An impulse checkout from the Portsmouth Public Library. And it turned out to be a lot of fun, William Poundstone's latest exploration into the deep dark woods of fringe science, contemplating some of the ultimate questions of physics and probability.
It begins with a description of the "Copernican method" invented and popularized by J. Richard Gott III, a respected physicist; its purpose is to estimate the lifetime of something, when the only thing you know about something is how long it has been around so far. Called "Copernican" because it assumes that there's nothing particularly "special" about your observation in either time or space. But especially, here, time.
The argument is: you're unlikely to be observing this something either at the beginning or the very end of its lifetime. The most likely scenario is: you've come across it sometime in its middle age. And that gives you a shot at predicting how long it's going to last.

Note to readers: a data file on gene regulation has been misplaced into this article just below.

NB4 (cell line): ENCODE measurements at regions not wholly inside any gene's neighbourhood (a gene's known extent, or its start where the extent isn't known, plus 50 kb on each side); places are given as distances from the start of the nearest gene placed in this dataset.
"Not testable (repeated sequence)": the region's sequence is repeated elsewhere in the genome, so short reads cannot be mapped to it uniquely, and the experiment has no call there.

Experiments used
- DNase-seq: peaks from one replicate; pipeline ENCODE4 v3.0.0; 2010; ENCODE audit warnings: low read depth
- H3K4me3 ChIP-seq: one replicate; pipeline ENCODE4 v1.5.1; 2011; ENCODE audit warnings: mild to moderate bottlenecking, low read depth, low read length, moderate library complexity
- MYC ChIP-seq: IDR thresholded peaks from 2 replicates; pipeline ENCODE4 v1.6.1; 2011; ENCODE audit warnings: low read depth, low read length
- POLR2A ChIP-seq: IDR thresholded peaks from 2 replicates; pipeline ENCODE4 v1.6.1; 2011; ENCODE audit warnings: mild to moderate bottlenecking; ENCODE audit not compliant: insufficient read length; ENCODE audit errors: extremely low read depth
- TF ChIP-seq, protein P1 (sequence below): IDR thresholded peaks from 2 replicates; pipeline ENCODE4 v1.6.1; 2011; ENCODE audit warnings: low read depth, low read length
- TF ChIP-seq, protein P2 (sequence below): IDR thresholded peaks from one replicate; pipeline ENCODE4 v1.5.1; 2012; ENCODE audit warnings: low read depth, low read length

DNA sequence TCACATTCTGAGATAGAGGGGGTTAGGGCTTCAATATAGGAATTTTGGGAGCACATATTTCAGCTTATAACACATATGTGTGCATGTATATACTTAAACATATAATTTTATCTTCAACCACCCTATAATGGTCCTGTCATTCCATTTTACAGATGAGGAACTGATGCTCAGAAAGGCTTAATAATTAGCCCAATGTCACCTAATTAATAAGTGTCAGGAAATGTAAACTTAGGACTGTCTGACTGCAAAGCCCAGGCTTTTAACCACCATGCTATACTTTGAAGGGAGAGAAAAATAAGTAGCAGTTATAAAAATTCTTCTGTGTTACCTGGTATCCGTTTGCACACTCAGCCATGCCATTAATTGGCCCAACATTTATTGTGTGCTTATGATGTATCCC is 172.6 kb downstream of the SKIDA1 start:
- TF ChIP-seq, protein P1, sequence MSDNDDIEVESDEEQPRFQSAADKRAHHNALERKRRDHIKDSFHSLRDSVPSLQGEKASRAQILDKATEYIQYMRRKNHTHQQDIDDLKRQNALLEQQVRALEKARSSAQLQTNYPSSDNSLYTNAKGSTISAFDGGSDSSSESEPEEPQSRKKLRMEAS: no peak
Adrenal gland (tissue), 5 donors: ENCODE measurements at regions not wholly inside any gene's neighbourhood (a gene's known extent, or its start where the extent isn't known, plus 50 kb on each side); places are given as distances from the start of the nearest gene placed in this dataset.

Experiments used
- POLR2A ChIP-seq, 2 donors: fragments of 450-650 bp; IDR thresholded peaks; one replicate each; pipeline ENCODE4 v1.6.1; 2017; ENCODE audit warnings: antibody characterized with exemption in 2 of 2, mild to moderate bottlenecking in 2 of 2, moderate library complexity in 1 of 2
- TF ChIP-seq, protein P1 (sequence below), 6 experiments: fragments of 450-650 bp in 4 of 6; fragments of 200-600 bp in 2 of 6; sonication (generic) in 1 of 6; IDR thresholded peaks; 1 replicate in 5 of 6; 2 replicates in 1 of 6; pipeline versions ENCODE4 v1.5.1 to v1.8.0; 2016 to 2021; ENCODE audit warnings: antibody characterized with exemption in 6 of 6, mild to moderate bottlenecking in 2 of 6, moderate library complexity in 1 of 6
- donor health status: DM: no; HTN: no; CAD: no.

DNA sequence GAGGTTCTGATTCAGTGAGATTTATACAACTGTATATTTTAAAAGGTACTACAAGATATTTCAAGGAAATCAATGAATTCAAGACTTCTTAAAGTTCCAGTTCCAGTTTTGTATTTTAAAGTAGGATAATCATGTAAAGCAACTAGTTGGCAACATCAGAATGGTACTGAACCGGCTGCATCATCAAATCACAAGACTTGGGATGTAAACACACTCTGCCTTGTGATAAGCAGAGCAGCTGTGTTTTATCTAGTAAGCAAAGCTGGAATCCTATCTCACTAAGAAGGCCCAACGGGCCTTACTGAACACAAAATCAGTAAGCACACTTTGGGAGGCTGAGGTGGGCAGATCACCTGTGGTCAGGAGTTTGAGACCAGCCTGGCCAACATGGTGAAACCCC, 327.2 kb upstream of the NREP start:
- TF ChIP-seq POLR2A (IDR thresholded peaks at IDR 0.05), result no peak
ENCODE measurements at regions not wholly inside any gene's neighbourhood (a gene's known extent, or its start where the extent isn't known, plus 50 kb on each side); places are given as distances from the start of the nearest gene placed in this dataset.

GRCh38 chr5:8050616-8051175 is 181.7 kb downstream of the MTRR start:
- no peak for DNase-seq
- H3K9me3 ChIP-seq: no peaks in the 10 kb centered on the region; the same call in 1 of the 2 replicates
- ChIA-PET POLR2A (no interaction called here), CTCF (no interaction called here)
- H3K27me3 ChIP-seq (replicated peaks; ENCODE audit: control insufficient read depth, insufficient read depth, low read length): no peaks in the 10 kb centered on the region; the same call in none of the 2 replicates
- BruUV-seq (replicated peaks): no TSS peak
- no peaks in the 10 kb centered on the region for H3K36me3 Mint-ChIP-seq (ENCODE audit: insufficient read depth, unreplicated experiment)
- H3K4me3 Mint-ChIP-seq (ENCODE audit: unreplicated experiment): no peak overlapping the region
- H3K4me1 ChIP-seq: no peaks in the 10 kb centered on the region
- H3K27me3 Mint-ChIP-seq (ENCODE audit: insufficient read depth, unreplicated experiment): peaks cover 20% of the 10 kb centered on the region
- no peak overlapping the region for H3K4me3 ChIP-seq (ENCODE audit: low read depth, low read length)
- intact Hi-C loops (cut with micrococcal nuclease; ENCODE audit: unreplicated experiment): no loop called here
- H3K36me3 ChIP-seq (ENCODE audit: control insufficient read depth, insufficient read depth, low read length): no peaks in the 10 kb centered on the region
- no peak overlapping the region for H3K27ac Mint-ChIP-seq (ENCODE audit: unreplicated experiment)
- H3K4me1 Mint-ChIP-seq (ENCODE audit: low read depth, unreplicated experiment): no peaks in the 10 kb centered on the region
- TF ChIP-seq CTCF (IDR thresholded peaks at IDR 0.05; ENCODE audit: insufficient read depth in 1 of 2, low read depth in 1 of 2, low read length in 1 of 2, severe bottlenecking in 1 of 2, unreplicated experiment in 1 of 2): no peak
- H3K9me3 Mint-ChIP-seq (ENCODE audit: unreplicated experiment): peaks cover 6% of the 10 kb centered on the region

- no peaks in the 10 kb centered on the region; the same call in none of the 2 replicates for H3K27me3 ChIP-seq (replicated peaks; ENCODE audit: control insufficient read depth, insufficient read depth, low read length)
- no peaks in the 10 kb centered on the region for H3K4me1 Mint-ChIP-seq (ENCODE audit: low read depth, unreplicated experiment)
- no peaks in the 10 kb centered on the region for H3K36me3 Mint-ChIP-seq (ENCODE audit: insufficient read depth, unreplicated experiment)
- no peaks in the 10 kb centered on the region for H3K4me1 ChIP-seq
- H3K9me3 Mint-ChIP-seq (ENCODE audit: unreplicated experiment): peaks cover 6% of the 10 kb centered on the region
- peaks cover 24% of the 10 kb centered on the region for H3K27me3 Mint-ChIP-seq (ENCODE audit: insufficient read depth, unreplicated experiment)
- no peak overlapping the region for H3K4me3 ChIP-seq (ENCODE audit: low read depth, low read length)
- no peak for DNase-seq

Gott came up with this in 1969, viewing the Berlin Wall, it being 8 years old at the time. He predicted with 50% confidence that it would not be there in 1993.
And (ahem) it was not.
Poundstone explores Gott's Copernican method, where it applies and where it doesn't. And then goes on to visit related and unrelated weirder areas of scientific/mathematical speculation. For example, Zipf's Law, which states that the Nth most-common word in English text has a frequency proportional to 1/N. So, for example, the 50th most common word will occur about twice as frequently as the 100th most common word.
And the math behind this is similar to the math behind the Copernican method. Hm.
Poundstone covers a lot of area. The Fermi Paradox ("Where are all the space aliens?"); Are we living in a simulation created by others? Why are there three macroscopic spatial dimensions? That fine-structure constant, a dimensionless value approximately 1/137: a little bigger, or smaller, and atoms would not be able to exist. The possible menace of Artificial Intelligence (Poundstone is less sanguine about such menace than Steven Pinker). The implication of the many-worlds interpretation of quantum theory. The possibility that our universe is simply a "bubble", one of many created out of a high-energy vacuum.
And more. I suggest you read this book in relatively small doses; there's so much mind-blowing theorizing herein, you might walk around in a daze for days.